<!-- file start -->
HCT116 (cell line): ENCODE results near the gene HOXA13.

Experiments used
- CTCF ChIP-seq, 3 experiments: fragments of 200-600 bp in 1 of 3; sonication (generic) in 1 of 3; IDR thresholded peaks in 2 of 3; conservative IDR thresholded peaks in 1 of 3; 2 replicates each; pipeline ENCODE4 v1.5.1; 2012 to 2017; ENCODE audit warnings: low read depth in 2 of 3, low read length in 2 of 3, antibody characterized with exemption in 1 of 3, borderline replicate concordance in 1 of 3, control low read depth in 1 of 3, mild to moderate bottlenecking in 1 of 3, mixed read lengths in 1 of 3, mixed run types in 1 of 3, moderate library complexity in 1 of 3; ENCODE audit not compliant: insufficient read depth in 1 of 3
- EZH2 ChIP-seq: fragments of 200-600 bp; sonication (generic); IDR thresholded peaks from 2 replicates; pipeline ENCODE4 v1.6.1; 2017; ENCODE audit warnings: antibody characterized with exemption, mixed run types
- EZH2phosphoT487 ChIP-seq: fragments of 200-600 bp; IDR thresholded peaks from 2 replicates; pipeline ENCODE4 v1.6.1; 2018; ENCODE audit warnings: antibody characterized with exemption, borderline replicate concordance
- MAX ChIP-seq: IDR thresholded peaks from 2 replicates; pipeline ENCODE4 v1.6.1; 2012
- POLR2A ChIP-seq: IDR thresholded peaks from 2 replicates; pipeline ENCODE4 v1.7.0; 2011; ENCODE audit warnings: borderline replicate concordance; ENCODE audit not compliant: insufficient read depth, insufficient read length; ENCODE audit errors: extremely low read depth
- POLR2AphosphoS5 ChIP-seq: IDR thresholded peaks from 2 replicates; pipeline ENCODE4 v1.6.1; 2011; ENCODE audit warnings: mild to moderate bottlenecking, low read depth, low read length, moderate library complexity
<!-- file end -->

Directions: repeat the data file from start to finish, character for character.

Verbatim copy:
HCT116 (cell line): ENCODE results near the gene HOXA13.

Experiments used
- CTCF ChIP-seq, 3 experiments: fragments of 200-600 bp in 1 of 3; sonication (generic) in 1 of 3; IDR thresholded peaks in 2 of 3; conservative IDR thresholded peaks in 1 of 3; 2 replicates each; pipeline ENCODE4 v1.5.1; 2012 to 2017; ENCODE audit warnings: low read depth in 2 of 3, low read length in 2 of 3, antibody characterized with exemption in 1 of 3, borderline replicate concordance in 1 of 3, control low read depth in 1 of 3, mild to moderate bottlenecking in 1 of 3, mixed read lengths in 1 of 3, mixed run types in 1 of 3, moderate library complexity in 1 of 3; ENCODE audit not compliant: insufficient read depth in 1 of 3
- EZH2 ChIP-seq: fragments of 200-600 bp; sonication (generic); IDR thresholded peaks from 2 replicates; pipeline ENCODE4 v1.6.1; 2017; ENCODE audit warnings: antibody characterized with exemption, mixed run types
- EZH2phosphoT487 ChIP-seq: fragments of 200-600 bp; IDR thresholded peaks from 2 replicates; pipeline ENCODE4 v1.6.1; 2018; ENCODE audit warnings: antibody characterized with exemption, borderline replicate concordance
- MAX ChIP-seq: IDR thresholded peaks from 2 replicates; pipeline ENCODE4 v1.6.1; 2012
- POLR2A ChIP-seq: IDR thresholded peaks from 2 replicates; pipeline ENCODE4 v1.7.0; 2011; ENCODE audit warnings: borderline replicate concordance; ENCODE audit not compliant: insufficient read depth, insufficient read length; ENCODE audit errors: extremely low read depth
- POLR2AphosphoS5 ChIP-seq: IDR thresholded peaks from 2 replicates; pipeline ENCODE4 v1.6.1; 2011; ENCODE audit warnings: mild to moderate bottlenecking, low read depth, low read length, moderate library complexity